I frequently get asked how to differentiate between leading, managing, and facilitating. These are roles that many people in leadership or managerial positions must often switch between depending on the circumstance. But many people struggle to know which role to use when.
The first step is understanding the difference between these roles and the purpose behind each one. That then makes it much simpler to clarify what your best approach is to tackle the situation.
The easy answer is that you lead people, manage process, and facilitate decisions. Great leaders are skilled in changing their role as easily as a chameleon changes color. Let’s explore each of those in a little more detail.
Leaders set the vision, tone and direction for people to follow, and expect that others will carry forward and implement that vision. They focus on the what and why along with long-term goals and impacts. They seek out innovations and future opportunities.
Leaders focus on doing the right thing – the right thing for the business, its employees, and the people it serves.
“The very essence of leadership is that you have to have a vision. It’s got to be a vision you articulate clearly and forcefully on every occasion. You can’t blow a weak trumpet.” — Theodore Hesburgh
Because leaders are responsible for people, interpersonal skills and communication skills are critical for success. If a leader can’t communicate their vision and can’t inspire people to follow, failure is certain. Interpersonal and communication skills must be continually honed for a leader to grow and achieve.
Based on the leader’s vision, managers create the plan and set the pace while encouraging others to complete the tasks identified in the plan and according to the timetable needed by the pace. They think in the short-term and concentrate on how things are being done. Managers focus on administration and maintenance, keeping within the designated boundaries and present limits.
Managers focus on doing things right – following proper procedures and protocols so that the business processes will function correctly.
“The true measure of the value of any business leader and manager is performance.” Brian Tracy
Managers are responsible for process and need to be skilled in project management. But they also need effective interpersonal and communication skills as they don’t usually perform the process themselves, rather they direct people to implement the process.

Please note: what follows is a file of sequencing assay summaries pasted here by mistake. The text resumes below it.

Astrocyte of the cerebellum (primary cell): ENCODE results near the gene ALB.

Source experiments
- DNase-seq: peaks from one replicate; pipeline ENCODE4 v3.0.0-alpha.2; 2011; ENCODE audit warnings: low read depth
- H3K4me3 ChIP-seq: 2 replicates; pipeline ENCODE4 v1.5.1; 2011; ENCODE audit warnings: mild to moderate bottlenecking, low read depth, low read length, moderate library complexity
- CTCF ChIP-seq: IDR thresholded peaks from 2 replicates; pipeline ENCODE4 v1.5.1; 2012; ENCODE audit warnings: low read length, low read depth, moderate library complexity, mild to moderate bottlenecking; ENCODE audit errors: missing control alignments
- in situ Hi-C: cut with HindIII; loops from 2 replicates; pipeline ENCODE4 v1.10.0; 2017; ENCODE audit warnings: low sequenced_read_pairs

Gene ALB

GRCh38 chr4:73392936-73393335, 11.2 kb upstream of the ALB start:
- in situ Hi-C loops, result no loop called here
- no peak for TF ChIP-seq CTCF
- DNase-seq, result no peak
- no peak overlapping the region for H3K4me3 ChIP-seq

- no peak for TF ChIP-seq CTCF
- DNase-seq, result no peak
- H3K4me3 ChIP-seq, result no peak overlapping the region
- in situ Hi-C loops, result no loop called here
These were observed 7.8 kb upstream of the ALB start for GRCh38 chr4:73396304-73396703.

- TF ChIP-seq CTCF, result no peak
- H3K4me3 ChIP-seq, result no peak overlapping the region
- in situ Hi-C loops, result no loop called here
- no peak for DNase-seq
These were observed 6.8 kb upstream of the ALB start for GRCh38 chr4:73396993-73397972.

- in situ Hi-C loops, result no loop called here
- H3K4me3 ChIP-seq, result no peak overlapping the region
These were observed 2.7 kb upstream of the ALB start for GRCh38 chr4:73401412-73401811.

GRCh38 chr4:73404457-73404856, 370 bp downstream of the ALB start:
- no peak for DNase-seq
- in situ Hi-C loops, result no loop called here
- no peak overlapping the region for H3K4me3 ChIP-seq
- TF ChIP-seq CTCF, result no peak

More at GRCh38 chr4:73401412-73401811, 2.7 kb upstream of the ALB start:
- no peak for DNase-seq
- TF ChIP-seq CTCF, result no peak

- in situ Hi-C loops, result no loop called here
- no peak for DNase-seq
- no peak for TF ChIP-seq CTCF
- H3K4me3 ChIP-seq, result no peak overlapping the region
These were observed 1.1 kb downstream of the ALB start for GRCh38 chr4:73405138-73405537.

Facilitators help people make sense of the tone and direction set by the leader and find ways to function within the pace set by the manager. By helping people to gain clarity around the here and now, facilitators allow people to find and articulate their own views. They help people to think and communicate their thoughts.
Facilitators focus on helping people to do things. There is no judgement as to whether that is the right things or if it’s done right, simply the act of doing things.
“The defining feature of facilitative leaders is that they offer process and structure rather than directions and answers. In every situation, they know how to design discussions that enable group members to find their own answers.” Christian D. Kobsa
The skill sets needed to facilitate decisions are varied. Facilitators must have excellent interpersonal skills, communication skills (especially active listening), group process skills, and be familiar with multiple decision-making models.
Putting It All Together
The primary reason people have difficulty differentiating between these roles, is because many positions require us to take on all of these roles at different times throughout the day. Just like a chameleon changing color, those in leadership positions have to keep changing roles.
“Leadership and learning are indispensable to each other.” John F. Kennedy
Here’s a fun fact: chameleons don’t change color in order to blend in, they change skins color as a form of communication. According to the San Diego Zoo, a chameleon’s skin changes colors in response to its emotions, such as anger or fear, changes in light, temperature or humidity.
Rather than changing based on emotion, leaders must change based on situation. The better skilled you become at identifying the situation and being aware of which role is needed to address that situation, the more effect you can be. In addition, you need have all the different skills needed for each role and know how to implement them effectively.